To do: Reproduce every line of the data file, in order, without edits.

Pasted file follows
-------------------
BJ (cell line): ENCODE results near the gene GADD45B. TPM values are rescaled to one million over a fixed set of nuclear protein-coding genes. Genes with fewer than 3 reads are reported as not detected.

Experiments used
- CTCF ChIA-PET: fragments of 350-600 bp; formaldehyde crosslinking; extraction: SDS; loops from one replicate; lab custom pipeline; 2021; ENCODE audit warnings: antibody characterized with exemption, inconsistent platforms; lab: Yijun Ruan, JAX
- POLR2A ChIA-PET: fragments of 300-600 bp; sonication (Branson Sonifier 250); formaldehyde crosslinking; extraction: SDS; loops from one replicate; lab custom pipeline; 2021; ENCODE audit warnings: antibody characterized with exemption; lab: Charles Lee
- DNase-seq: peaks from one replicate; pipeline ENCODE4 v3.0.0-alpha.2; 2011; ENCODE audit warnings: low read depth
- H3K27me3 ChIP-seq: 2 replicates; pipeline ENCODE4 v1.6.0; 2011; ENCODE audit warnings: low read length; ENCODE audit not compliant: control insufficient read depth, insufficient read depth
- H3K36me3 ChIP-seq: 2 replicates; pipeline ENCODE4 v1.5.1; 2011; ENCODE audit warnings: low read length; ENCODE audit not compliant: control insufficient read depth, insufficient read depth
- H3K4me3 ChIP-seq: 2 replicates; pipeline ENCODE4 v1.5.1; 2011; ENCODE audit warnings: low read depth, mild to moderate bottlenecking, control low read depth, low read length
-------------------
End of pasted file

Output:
BJ (cell line): ENCODE results near the gene GADD45B. TPM values are rescaled to one million over a fixed set of nuclear protein-coding genes. Genes with fewer than 3 reads are reported as not detected.

Experiments used
- CTCF ChIA-PET: fragments of 350-600 bp; formaldehyde crosslinking; extraction: SDS; loops from one replicate; lab custom pipeline; 2021; ENCODE audit warnings: antibody characterized with exemption, inconsistent platforms; lab: Yijun Ruan, JAX
- POLR2A ChIA-PET: fragments of 300-600 bp; sonication (Branson Sonifier 250); formaldehyde crosslinking; extraction: SDS; loops from one replicate; lab custom pipeline; 2021; ENCODE audit warnings: antibody characterized with exemption; lab: Charles Lee
- DNase-seq: peaks from one replicate; pipeline ENCODE4 v3.0.0-alpha.2; 2011; ENCODE audit warnings: low read depth
- H3K27me3 ChIP-seq: 2 replicates; pipeline ENCODE4 v1.6.0; 2011; ENCODE audit warnings: low read length; ENCODE audit not compliant: control insufficient read depth, insufficient read depth
- H3K36me3 ChIP-seq: 2 replicates; pipeline ENCODE4 v1.5.1; 2011; ENCODE audit warnings: low read length; ENCODE audit not compliant: control insufficient read depth, insufficient read depth
- H3K4me3 ChIP-seq: 2 replicates; pipeline ENCODE4 v1.5.1; 2011; ENCODE audit warnings: low read depth, mild to moderate bottlenecking, control low read depth, low read length